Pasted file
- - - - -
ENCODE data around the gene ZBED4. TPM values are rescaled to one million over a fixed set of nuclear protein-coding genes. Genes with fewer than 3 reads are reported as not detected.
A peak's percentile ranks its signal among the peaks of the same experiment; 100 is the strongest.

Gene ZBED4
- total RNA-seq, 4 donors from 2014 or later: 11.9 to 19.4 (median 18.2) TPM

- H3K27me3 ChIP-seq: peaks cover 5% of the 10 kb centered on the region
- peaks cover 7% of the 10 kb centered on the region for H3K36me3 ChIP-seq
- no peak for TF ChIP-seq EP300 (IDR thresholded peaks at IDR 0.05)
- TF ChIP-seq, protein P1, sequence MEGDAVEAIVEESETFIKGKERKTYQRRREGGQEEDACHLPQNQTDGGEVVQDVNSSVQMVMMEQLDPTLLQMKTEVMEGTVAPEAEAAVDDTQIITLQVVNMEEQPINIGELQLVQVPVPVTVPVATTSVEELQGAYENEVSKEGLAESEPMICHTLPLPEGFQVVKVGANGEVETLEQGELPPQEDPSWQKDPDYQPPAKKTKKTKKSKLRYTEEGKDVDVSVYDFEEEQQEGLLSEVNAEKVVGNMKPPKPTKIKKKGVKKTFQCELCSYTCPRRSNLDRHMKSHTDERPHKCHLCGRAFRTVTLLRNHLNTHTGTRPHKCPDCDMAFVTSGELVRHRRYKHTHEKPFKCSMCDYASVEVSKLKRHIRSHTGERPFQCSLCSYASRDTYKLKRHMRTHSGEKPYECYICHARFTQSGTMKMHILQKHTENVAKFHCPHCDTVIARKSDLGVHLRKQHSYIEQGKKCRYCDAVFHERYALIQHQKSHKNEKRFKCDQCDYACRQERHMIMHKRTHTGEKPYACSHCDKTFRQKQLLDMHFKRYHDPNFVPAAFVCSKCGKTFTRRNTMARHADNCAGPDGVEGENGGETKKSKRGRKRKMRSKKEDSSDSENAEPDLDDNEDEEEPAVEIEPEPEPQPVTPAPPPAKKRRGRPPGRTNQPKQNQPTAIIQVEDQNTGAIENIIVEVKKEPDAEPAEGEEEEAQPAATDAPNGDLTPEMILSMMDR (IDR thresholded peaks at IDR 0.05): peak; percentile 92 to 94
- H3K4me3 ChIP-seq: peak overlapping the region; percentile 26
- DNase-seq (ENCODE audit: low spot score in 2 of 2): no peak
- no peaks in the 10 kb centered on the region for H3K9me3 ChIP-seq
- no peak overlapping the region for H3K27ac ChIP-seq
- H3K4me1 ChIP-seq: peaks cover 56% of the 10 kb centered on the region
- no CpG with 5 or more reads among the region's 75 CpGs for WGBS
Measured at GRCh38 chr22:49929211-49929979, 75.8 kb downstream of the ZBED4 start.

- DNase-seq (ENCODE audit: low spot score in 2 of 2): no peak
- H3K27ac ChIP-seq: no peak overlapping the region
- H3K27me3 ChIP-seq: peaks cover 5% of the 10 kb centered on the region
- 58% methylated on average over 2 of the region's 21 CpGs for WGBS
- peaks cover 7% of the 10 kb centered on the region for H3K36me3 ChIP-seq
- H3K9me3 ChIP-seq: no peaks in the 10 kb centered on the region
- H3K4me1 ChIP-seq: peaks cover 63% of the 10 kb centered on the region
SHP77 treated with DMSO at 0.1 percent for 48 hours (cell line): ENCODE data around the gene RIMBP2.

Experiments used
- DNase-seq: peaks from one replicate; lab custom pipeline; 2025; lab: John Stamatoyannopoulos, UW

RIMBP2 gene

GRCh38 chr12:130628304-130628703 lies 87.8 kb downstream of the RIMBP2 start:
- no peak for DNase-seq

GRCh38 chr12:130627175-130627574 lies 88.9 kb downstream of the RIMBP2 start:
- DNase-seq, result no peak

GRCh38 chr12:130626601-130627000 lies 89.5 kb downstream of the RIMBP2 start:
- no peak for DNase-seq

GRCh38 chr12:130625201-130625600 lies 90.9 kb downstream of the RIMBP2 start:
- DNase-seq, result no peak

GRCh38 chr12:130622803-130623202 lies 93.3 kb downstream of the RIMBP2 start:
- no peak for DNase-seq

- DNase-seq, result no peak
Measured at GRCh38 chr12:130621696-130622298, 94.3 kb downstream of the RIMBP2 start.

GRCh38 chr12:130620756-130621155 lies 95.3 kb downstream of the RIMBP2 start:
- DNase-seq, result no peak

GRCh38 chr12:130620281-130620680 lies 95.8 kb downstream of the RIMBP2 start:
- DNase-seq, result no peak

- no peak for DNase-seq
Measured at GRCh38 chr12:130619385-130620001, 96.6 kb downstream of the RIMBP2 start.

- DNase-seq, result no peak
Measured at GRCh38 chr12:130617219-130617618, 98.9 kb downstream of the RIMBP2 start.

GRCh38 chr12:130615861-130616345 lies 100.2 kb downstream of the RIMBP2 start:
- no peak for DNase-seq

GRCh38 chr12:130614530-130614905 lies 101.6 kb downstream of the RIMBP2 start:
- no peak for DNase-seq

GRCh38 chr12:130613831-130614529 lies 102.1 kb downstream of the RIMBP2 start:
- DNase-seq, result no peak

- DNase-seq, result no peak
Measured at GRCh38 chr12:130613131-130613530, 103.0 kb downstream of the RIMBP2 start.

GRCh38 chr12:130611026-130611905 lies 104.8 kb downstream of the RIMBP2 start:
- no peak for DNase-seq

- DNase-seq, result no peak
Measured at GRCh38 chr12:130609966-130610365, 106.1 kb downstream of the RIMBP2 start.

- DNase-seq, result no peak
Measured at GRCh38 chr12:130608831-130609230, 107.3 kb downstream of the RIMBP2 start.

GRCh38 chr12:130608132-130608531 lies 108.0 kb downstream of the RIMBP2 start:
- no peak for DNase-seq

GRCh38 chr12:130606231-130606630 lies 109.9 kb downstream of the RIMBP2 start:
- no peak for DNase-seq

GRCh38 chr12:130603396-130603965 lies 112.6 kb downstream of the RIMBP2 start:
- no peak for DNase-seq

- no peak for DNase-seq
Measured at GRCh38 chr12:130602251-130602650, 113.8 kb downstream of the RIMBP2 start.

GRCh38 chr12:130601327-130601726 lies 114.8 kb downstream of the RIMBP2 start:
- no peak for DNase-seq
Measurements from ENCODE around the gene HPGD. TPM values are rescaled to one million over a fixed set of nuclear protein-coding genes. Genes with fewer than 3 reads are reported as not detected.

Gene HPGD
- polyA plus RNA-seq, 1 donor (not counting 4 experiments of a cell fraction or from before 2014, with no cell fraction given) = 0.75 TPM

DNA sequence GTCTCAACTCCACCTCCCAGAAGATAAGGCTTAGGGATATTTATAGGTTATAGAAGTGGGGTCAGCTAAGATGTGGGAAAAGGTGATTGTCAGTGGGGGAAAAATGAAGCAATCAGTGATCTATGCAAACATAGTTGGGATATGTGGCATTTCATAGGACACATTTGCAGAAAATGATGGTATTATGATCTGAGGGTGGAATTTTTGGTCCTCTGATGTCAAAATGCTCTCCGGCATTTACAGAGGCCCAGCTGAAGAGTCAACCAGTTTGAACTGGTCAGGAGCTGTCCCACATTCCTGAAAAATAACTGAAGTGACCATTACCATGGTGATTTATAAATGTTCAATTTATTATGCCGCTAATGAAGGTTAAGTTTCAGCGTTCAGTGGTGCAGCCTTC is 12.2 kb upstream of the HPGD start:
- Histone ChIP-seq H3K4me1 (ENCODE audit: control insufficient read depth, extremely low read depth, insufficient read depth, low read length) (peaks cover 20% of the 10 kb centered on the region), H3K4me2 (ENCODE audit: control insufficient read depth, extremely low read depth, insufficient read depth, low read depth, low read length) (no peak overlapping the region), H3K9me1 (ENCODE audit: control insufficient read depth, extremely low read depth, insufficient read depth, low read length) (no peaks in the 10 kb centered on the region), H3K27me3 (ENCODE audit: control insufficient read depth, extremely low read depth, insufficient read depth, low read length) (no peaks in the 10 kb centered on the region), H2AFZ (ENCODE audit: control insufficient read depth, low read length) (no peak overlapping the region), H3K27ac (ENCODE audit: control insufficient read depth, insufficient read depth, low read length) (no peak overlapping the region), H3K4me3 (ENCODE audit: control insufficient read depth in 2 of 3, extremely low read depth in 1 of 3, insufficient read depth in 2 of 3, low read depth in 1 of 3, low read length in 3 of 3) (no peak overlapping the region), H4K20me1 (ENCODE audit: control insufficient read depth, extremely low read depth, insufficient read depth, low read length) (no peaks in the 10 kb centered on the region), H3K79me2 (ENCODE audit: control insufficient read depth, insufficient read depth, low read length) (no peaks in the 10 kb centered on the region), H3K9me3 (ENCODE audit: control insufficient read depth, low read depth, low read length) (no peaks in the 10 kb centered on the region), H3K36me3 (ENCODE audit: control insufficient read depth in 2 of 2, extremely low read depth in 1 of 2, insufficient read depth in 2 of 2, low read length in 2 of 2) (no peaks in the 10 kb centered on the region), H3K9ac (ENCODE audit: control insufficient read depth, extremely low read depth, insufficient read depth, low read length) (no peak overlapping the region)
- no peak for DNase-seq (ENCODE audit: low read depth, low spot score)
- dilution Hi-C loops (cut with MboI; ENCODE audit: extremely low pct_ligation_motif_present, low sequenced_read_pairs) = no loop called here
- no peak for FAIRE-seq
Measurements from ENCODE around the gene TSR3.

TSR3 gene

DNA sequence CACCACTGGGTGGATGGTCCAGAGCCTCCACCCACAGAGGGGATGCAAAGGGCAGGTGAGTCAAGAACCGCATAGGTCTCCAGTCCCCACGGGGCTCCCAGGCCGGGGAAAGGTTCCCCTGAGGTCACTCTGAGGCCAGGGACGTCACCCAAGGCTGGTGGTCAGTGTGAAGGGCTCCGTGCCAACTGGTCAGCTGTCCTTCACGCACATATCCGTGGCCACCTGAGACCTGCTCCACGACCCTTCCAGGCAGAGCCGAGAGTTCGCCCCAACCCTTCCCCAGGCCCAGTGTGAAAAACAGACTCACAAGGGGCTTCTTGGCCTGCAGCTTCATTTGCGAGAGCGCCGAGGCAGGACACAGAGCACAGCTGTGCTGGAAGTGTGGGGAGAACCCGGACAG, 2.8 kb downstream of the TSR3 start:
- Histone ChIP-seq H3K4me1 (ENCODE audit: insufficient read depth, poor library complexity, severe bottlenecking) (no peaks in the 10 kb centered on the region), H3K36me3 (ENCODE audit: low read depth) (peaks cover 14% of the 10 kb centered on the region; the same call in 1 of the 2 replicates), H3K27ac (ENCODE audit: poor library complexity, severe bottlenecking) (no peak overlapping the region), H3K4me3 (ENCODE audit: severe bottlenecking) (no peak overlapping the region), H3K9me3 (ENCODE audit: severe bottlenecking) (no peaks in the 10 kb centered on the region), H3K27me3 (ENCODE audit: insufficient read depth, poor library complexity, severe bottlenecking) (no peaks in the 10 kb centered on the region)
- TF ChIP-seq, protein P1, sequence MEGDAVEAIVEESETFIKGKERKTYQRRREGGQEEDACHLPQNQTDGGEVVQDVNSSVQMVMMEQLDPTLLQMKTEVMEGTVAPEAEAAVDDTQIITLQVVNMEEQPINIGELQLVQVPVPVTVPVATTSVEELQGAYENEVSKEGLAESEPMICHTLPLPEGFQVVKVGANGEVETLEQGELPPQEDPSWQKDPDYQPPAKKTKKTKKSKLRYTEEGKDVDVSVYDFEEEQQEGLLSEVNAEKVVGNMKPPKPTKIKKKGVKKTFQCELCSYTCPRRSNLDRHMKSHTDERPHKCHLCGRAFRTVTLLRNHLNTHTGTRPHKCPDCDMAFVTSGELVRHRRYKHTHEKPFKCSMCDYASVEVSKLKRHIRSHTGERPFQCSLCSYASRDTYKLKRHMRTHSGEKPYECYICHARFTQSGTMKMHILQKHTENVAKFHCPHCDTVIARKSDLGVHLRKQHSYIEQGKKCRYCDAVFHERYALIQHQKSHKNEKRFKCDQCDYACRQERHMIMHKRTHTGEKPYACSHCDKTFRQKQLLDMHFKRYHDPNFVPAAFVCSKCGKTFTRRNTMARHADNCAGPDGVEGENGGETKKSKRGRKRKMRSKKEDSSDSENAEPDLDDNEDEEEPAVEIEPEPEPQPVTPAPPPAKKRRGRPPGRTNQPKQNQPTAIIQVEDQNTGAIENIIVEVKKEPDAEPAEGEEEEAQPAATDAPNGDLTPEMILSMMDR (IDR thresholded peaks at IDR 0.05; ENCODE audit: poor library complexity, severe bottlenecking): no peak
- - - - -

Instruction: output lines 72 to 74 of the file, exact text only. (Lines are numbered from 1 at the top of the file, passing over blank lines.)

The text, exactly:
Gene HPGD
- polyA plus RNA-seq, 1 donor (not counting 4 experiments of a cell fraction or from before 2014, with no cell fraction given) = 0.75 TPM

DNA sequence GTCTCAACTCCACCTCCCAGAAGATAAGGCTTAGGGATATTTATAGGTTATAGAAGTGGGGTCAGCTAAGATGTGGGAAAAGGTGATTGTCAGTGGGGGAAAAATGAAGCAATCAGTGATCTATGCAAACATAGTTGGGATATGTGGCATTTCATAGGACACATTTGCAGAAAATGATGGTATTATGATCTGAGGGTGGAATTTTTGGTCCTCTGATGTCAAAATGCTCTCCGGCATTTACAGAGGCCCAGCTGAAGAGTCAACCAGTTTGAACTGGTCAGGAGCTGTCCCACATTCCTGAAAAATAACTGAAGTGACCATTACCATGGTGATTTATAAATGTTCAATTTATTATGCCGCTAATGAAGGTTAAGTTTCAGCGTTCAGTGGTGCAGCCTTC is 12.2 kb upstream of the HPGD start: